Audit Diwas: Prime Minister Narendra Modi unveils Sardar Vallabhbhai Patel statue at CAG office
He said while institutions lose relevance after a few decades, the Comptroller and Auditor General of India is a heritage and every generation should cherish it
Prime Minister Narendra Modi unveiled the statue of Sardar Vallabhbhai Patel at the office of the Comptroller and Auditor General of India (CAG) in New Delhi on Tuesday to mark the first Audit Diwas. He then addressed the Audit Diwas event of the CAG.
Addressing the programme to mark Audit Diwas. https://t.co/3Ow7gJ1Kuh
— Narendra Modi (@narendramodi) November 16, 2021
Speaking on the occasion he said, 'data is information and it will dictate history in the future' as he exhorted for strong and scientific audits to make systems strong and transparent. He said that in the past information was transmitted in form of stories. "History was written through stories. But in the 21st century, data is information and in coming times, our history will be looked through and understood using data. In the future, data will be dictating the history," he said.
He said that while institutions lose relevance after a few decades, the Comptroller and Auditor General (CAG) of India is a heritage and every generation should cherish it.
Pointing out the lapses during previous regimes, Modi said the audit was earlier viewed with scepticism while it is now being considered as an important part of value addition. "There was a time when auditing was seen with scepticism and fear. CAG versus government became the common mindset of our system. Sometimes officials used to think that CAG sees faults in everything. But today mindset has been changed. Today audit is considered an important part of value addition," he said.
"Earlier, due to the lack of transparency in the banking sector, various practices used to take place. As a result, the NPAs (Non-Performing Asset) of the banks kept increasing. You know very well the work done to brush the NPAs under the carpet earlier. But we presented the reality of the previous governments, the actual situation, honestly before the nation. We will be able to find out a solution only if we identify the problems," he stated.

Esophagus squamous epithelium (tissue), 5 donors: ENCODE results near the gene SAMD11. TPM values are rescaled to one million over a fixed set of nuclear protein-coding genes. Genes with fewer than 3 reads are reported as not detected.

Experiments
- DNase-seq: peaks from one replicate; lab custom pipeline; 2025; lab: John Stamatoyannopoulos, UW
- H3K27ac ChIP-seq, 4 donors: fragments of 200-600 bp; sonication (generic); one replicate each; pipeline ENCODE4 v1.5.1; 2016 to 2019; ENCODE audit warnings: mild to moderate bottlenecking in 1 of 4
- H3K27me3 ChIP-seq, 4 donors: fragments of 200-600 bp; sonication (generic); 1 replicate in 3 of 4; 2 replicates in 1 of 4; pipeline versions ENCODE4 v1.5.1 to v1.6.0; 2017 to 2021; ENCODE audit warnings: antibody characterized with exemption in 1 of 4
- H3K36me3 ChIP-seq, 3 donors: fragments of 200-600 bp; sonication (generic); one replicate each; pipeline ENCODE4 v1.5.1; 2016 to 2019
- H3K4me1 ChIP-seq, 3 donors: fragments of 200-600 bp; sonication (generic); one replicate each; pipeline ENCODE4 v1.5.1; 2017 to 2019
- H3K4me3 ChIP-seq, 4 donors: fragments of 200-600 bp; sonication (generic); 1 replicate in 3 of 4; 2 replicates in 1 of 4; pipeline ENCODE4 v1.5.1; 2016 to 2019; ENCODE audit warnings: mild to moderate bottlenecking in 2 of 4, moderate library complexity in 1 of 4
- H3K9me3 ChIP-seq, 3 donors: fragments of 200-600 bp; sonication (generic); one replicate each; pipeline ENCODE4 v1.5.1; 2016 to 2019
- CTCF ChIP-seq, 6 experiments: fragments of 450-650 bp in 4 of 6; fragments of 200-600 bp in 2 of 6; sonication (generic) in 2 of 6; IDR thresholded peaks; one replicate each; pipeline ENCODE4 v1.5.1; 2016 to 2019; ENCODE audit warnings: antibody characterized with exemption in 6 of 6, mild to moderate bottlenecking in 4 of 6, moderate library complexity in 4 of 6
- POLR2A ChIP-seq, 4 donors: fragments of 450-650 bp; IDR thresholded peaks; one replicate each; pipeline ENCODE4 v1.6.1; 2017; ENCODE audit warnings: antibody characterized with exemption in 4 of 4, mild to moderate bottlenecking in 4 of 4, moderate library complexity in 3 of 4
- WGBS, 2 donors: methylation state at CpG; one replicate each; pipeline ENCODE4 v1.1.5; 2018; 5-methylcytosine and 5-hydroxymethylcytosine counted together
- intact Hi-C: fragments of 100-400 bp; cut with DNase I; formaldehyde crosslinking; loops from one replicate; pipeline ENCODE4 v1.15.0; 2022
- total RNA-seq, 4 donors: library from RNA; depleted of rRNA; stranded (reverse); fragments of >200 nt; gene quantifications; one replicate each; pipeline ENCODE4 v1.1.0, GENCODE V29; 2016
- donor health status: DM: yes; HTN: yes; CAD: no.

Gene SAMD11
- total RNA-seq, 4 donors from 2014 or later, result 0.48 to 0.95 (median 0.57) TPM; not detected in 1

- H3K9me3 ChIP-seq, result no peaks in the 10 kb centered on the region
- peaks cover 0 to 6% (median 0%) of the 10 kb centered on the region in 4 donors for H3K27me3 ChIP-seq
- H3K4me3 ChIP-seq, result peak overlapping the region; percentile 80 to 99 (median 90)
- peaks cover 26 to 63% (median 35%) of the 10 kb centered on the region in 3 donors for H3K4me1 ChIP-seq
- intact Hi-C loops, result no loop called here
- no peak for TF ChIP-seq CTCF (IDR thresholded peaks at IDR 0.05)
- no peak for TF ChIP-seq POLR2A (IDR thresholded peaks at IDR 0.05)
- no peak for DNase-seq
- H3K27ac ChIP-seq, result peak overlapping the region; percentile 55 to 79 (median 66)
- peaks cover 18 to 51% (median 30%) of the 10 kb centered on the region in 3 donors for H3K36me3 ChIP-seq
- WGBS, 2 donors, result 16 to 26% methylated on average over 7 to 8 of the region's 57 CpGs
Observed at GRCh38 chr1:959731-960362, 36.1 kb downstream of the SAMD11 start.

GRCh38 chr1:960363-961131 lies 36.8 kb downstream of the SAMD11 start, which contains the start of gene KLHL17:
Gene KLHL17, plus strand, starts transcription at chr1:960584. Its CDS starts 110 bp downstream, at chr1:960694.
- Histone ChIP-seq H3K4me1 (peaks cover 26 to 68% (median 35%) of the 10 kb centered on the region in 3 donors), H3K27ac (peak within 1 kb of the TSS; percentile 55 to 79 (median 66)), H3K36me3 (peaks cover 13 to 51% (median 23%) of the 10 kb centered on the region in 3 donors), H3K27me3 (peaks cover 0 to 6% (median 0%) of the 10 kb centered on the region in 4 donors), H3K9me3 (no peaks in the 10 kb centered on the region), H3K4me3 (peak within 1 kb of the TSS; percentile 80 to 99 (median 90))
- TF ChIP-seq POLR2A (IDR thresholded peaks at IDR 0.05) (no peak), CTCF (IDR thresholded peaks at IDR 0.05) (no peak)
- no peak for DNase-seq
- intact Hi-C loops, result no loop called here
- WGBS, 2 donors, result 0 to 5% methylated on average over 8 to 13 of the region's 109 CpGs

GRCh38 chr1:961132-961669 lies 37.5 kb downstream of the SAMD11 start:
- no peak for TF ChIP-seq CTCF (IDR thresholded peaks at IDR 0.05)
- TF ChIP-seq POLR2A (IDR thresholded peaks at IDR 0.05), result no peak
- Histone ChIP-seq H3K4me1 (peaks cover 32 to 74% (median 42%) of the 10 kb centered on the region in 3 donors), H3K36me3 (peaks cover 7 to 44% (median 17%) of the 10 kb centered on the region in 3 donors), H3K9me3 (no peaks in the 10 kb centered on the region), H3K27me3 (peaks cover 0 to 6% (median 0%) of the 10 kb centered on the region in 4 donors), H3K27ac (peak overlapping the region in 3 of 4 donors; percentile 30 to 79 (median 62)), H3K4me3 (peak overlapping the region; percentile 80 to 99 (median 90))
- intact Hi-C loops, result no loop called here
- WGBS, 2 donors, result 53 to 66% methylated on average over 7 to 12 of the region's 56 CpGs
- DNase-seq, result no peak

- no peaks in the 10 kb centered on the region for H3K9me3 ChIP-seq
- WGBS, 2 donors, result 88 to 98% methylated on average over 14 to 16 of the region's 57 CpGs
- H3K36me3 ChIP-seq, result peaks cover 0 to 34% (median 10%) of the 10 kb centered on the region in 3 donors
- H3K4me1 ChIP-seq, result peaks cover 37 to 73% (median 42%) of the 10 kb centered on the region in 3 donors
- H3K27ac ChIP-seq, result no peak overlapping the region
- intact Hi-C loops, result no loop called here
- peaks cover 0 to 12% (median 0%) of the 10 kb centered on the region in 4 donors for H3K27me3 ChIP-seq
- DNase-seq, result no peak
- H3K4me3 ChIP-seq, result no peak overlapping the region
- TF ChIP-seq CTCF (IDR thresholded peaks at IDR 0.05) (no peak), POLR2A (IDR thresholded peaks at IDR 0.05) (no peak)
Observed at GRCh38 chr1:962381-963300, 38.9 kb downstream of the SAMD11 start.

He went on to list reforms such as contactless customs, automatic renewals, faceless assessments and online applications for service delivery, that have ended unnecessary government interventions. "When transparency is brought in the system, results are visible," he said adding India is the world's third-largest ecosystem for startups and already has 50 unicorns.
He said documents, data and files sought by the national auditor, CAG should be provided by government departments. Strong, scientific audits will make the system strong and transparent, he said adding his government has taken CAG's concerns on fiscal deficit and state expenditure in the right spirit.
Appreciating CAG's new practice of sharing preliminary findings with government departments before the beginning field audits, he said the combination of the two will give better results.
A PTI report said Audit Diwas was being celebrated to mark the historic origin of the institution of CAG and the contribution it had made to the governance, transparency and accountability over the past several years. The institution was founded in 1858.
Earlier, CAG GC Murmu said the particular day was chosen as the first Audit Diwas due to its historical significance. “Under the Government of India Act 1858, after the merging of audit departments of Bengal, Madras & Bombay presidencies, on November 16, 1860, the first Auditor-General took charge,” Murmu said.
With input from agencies
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The interaction will take place via video conferencing as the Election Commission of India has suspended all physical rallies till 22 January due to the ongoing COVID-19 pandemic